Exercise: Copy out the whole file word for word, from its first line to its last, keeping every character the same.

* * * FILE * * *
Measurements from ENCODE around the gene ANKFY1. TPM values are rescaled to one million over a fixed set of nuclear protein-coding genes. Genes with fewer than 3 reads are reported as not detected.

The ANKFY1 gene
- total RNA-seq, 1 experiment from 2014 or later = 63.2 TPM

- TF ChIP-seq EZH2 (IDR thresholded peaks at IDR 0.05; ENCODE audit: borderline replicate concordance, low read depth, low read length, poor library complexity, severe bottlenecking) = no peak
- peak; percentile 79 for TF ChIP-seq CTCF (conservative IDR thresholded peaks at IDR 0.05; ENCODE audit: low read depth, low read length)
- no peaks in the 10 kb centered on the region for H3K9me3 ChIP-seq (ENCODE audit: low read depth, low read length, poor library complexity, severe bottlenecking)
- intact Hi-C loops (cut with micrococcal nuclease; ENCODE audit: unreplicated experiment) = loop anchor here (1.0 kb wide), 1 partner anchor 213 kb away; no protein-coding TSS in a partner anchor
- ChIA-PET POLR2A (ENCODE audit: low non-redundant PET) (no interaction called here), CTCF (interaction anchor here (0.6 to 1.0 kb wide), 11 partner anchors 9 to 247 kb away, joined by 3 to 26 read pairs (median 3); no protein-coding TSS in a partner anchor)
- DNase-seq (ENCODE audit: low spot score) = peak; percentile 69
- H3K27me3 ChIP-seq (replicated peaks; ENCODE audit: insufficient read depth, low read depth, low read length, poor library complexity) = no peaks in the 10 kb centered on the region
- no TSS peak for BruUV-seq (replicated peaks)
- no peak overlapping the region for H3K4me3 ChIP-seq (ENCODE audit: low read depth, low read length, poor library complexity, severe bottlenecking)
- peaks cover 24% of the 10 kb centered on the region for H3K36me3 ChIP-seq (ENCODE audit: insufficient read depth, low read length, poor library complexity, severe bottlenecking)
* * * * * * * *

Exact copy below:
Measurements from ENCODE around the gene ANKFY1. TPM values are rescaled to one million over a fixed set of nuclear protein-coding genes. Genes with fewer than 3 reads are reported as not detected.

The ANKFY1 gene
- total RNA-seq, 1 experiment from 2014 or later = 63.2 TPM

- TF ChIP-seq EZH2 (IDR thresholded peaks at IDR 0.05; ENCODE audit: borderline replicate concordance, low read depth, low read length, poor library complexity, severe bottlenecking) = no peak
- peak; percentile 79 for TF ChIP-seq CTCF (conservative IDR thresholded peaks at IDR 0.05; ENCODE audit: low read depth, low read length)
- no peaks in the 10 kb centered on the region for H3K9me3 ChIP-seq (ENCODE audit: low read depth, low read length, poor library complexity, severe bottlenecking)
- intact Hi-C loops (cut with micrococcal nuclease; ENCODE audit: unreplicated experiment) = loop anchor here (1.0 kb wide), 1 partner anchor 213 kb away; no protein-coding TSS in a partner anchor
- ChIA-PET POLR2A (ENCODE audit: low non-redundant PET) (no interaction called here), CTCF (interaction anchor here (0.6 to 1.0 kb wide), 11 partner anchors 9 to 247 kb away, joined by 3 to 26 read pairs (median 3); no protein-coding TSS in a partner anchor)
- DNase-seq (ENCODE audit: low spot score) = peak; percentile 69
- H3K27me3 ChIP-seq (replicated peaks; ENCODE audit: insufficient read depth, low read depth, low read length, poor library complexity) = no peaks in the 10 kb centered on the region
- no TSS peak for BruUV-seq (replicated peaks)
- no peak overlapping the region for H3K4me3 ChIP-seq (ENCODE audit: low read depth, low read length, poor library complexity, severe bottlenecking)
- peaks cover 24% of the 10 kb centered on the region for H3K36me3 ChIP-seq (ENCODE audit: insufficient read depth, low read length, poor library complexity, severe bottlenecking)